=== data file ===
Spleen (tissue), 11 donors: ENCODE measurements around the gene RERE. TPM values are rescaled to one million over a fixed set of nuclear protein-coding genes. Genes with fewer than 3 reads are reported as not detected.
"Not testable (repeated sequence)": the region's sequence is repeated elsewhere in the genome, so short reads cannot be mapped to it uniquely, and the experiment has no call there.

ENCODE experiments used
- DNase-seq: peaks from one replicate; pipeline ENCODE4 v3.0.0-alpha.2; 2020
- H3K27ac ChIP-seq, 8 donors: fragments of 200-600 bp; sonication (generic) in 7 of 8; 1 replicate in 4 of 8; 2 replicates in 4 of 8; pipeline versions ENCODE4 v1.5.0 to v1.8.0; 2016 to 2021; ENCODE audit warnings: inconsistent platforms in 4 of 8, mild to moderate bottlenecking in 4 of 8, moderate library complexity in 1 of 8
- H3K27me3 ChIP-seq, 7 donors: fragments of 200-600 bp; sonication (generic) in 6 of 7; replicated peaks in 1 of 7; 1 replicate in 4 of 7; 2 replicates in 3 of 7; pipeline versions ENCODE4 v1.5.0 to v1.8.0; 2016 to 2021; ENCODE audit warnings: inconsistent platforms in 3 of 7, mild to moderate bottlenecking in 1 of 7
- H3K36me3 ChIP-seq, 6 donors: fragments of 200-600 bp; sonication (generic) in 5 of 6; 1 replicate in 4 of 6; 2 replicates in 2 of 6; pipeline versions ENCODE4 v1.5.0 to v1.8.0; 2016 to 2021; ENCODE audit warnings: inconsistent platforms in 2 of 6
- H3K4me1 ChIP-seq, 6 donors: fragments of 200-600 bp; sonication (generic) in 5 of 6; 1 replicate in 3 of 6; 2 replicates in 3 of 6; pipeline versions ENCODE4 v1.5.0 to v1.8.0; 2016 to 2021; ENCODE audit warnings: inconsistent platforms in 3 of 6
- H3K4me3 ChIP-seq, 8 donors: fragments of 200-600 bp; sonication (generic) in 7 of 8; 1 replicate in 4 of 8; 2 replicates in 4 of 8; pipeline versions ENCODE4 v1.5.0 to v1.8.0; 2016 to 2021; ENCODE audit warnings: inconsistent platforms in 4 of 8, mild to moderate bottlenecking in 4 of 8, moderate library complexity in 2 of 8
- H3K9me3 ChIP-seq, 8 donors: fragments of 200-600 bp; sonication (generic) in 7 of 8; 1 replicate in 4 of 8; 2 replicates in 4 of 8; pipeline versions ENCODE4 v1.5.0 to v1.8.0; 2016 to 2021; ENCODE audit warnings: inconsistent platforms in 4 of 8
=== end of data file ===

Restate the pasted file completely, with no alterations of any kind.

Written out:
Spleen (tissue), 11 donors: ENCODE measurements around the gene RERE. TPM values are rescaled to one million over a fixed set of nuclear protein-coding genes. Genes with fewer than 3 reads are reported as not detected.
"Not testable (repeated sequence)": the region's sequence is repeated elsewhere in the genome, so short reads cannot be mapped to it uniquely, and the experiment has no call there.

ENCODE experiments used
- DNase-seq: peaks from one replicate; pipeline ENCODE4 v3.0.0-alpha.2; 2020
- H3K27ac ChIP-seq, 8 donors: fragments of 200-600 bp; sonication (generic) in 7 of 8; 1 replicate in 4 of 8; 2 replicates in 4 of 8; pipeline versions ENCODE4 v1.5.0 to v1.8.0; 2016 to 2021; ENCODE audit warnings: inconsistent platforms in 4 of 8, mild to moderate bottlenecking in 4 of 8, moderate library complexity in 1 of 8
- H3K27me3 ChIP-seq, 7 donors: fragments of 200-600 bp; sonication (generic) in 6 of 7; replicated peaks in 1 of 7; 1 replicate in 4 of 7; 2 replicates in 3 of 7; pipeline versions ENCODE4 v1.5.0 to v1.8.0; 2016 to 2021; ENCODE audit warnings: inconsistent platforms in 3 of 7, mild to moderate bottlenecking in 1 of 7
- H3K36me3 ChIP-seq, 6 donors: fragments of 200-600 bp; sonication (generic) in 5 of 6; 1 replicate in 4 of 6; 2 replicates in 2 of 6; pipeline versions ENCODE4 v1.5.0 to v1.8.0; 2016 to 2021; ENCODE audit warnings: inconsistent platforms in 2 of 6
- H3K4me1 ChIP-seq, 6 donors: fragments of 200-600 bp; sonication (generic) in 5 of 6; 1 replicate in 3 of 6; 2 replicates in 3 of 6; pipeline versions ENCODE4 v1.5.0 to v1.8.0; 2016 to 2021; ENCODE audit warnings: inconsistent platforms in 3 of 6
- H3K4me3 ChIP-seq, 8 donors: fragments of 200-600 bp; sonication (generic) in 7 of 8; 1 replicate in 4 of 8; 2 replicates in 4 of 8; pipeline versions ENCODE4 v1.5.0 to v1.8.0; 2016 to 2021; ENCODE audit warnings: inconsistent platforms in 4 of 8, mild to moderate bottlenecking in 4 of 8, moderate library complexity in 2 of 8
- H3K9me3 ChIP-seq, 8 donors: fragments of 200-600 bp; sonication (generic) in 7 of 8; 1 replicate in 4 of 8; 2 replicates in 4 of 8; pipeline versions ENCODE4 v1.5.0 to v1.8.0; 2016 to 2021; ENCODE audit warnings: inconsistent platforms in 4 of 8